In this study, we used a set of transcription factors to define four distinct progenitor domains in vMB. Shh and its downstream effectors also showed robust expression in the neurogenic niche for DA progenitors at embryonic day (E)8 to E8.5, but their expression became progressively restricted to the lateral domains in vMB from E9.5 to E12.5. Interestingly, conditional mutants with vMB-specific removal of the Shh receptor Smoothened (Shh-Cre;Smofl/fl) showed a transient reduction in DA progenitors and DA neurons at E10.5, but had more profound defects in neurons derived from the more lateral progenitor domains. Conversely, constitutive activation of Smoothened signaling in vMB (Shh-Cre;SmoM2) showed a transient expansion of the same progenitor population. The transient effects of Shh-Smoothened signaling in vMB were due to the antagonistic effects of Shh and Wnt signaling that critically regulate the development of DA progenitors and DA neurons. Together, our results provide comprehensive views of the effects of Shh signaling on neurogenesis in vMB.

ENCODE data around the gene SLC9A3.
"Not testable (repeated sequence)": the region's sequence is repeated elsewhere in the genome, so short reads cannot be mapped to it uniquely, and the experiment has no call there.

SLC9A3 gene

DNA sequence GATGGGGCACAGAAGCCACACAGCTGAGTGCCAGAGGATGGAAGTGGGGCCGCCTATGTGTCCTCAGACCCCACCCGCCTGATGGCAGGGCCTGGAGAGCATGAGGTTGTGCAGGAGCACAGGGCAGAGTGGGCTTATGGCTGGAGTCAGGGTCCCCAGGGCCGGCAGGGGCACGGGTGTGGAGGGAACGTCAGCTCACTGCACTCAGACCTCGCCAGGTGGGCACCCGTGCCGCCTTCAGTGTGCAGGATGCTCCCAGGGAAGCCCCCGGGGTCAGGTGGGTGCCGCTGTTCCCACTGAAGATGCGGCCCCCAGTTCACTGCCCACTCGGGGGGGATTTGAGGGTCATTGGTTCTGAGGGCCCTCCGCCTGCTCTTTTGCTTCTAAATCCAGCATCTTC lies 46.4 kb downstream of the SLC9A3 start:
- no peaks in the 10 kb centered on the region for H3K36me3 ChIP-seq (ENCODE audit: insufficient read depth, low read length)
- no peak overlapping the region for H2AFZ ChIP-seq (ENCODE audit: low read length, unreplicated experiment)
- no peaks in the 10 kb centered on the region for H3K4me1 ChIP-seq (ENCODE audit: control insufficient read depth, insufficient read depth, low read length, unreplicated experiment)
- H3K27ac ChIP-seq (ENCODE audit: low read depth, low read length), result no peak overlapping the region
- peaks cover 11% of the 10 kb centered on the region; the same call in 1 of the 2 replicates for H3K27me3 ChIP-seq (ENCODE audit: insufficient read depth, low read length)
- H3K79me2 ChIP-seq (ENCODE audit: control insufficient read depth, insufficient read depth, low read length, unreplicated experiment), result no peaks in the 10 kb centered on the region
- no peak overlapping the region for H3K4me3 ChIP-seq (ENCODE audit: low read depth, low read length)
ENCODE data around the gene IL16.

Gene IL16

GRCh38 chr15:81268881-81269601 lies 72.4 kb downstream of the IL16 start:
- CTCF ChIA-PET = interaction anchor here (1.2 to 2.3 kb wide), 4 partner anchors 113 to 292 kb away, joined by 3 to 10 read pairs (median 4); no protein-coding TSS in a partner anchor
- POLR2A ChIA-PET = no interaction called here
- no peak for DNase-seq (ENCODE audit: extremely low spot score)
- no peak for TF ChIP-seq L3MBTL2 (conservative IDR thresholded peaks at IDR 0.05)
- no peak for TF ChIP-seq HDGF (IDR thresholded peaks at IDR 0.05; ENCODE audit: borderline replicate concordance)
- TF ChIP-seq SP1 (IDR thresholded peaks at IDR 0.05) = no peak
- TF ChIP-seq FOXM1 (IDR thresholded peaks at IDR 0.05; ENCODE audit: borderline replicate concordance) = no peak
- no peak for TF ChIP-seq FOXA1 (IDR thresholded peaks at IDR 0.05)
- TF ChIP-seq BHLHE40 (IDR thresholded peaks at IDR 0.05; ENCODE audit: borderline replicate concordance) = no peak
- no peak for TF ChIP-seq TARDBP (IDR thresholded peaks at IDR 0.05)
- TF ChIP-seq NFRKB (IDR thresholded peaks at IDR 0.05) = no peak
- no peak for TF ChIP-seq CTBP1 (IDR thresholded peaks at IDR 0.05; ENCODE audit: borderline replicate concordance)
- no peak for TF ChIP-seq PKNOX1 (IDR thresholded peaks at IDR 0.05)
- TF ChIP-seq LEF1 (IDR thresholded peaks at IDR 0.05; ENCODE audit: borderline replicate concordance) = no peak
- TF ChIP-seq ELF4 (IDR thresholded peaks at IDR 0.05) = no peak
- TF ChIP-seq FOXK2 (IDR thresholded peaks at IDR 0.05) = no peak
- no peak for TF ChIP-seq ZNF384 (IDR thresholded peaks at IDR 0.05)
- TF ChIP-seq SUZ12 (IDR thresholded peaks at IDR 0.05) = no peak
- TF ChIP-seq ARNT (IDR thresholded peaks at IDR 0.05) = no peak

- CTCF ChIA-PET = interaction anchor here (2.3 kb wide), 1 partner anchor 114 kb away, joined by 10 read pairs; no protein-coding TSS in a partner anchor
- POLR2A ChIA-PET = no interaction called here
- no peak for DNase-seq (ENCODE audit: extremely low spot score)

All procedures were approved by the University of California, San Francisco Institutional Animal Care and Use Committee. Shh-Cre, Smoothenedfl/fl (Smofl/fl), SmoothenedM2 (SmoM2), Rosa26 (R26R) and BAT-GAL mice (stock numbers 005622, 004526, 005130, 003474 and 005317, respectively; the Jackson Laboratory, Bar Harbor, ME, USA). To generate conditional mutant mice that lacked Smoothened in the ventral neurogenic niche for DA neurons, Smofl/fl mice were first crossed with Shh-Cre to generate Shh-Cre;Smofl/+ mice, then Shh-Cre;Smofl/+ mice were crossed with Smofl/fl to generate the Shh-Cre;Smofl/fl mutant. We also used the same Cre line to generate conditional mutants in which the constitutive active Smoothened receptor was expressed in the Shh-Cre domain (Shh-Cre;SmoM2).